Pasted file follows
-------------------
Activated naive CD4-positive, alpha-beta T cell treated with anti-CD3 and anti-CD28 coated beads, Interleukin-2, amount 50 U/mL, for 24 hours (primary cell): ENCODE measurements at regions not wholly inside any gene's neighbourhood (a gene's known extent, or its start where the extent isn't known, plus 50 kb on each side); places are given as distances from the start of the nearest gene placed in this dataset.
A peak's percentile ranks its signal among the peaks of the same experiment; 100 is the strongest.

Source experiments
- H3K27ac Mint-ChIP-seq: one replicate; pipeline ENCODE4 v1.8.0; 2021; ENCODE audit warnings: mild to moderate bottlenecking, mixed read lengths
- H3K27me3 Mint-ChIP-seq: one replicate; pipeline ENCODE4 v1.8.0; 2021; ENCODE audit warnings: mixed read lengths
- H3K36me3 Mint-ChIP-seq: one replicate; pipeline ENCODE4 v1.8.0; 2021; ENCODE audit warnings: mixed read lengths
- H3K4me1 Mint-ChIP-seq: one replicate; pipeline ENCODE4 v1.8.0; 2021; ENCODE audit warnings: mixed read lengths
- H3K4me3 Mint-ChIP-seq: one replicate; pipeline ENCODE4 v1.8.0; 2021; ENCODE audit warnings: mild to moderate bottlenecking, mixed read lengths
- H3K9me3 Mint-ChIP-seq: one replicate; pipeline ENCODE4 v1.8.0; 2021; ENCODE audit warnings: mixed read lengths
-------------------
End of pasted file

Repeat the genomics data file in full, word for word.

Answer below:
Activated naive CD4-positive, alpha-beta T cell treated with anti-CD3 and anti-CD28 coated beads, Interleukin-2, amount 50 U/mL, for 24 hours (primary cell): ENCODE measurements at regions not wholly inside any gene's neighbourhood (a gene's known extent, or its start where the extent isn't known, plus 50 kb on each side); places are given as distances from the start of the nearest gene placed in this dataset.
A peak's percentile ranks its signal among the peaks of the same experiment; 100 is the strongest.

Source experiments
- H3K27ac Mint-ChIP-seq: one replicate; pipeline ENCODE4 v1.8.0; 2021; ENCODE audit warnings: mild to moderate bottlenecking, mixed read lengths
- H3K27me3 Mint-ChIP-seq: one replicate; pipeline ENCODE4 v1.8.0; 2021; ENCODE audit warnings: mixed read lengths
- H3K36me3 Mint-ChIP-seq: one replicate; pipeline ENCODE4 v1.8.0; 2021; ENCODE audit warnings: mixed read lengths
- H3K4me1 Mint-ChIP-seq: one replicate; pipeline ENCODE4 v1.8.0; 2021; ENCODE audit warnings: mixed read lengths
- H3K4me3 Mint-ChIP-seq: one replicate; pipeline ENCODE4 v1.8.0; 2021; ENCODE audit warnings: mild to moderate bottlenecking, mixed read lengths
- H3K9me3 Mint-ChIP-seq: one replicate; pipeline ENCODE4 v1.8.0; 2021; ENCODE audit warnings: mixed read lengths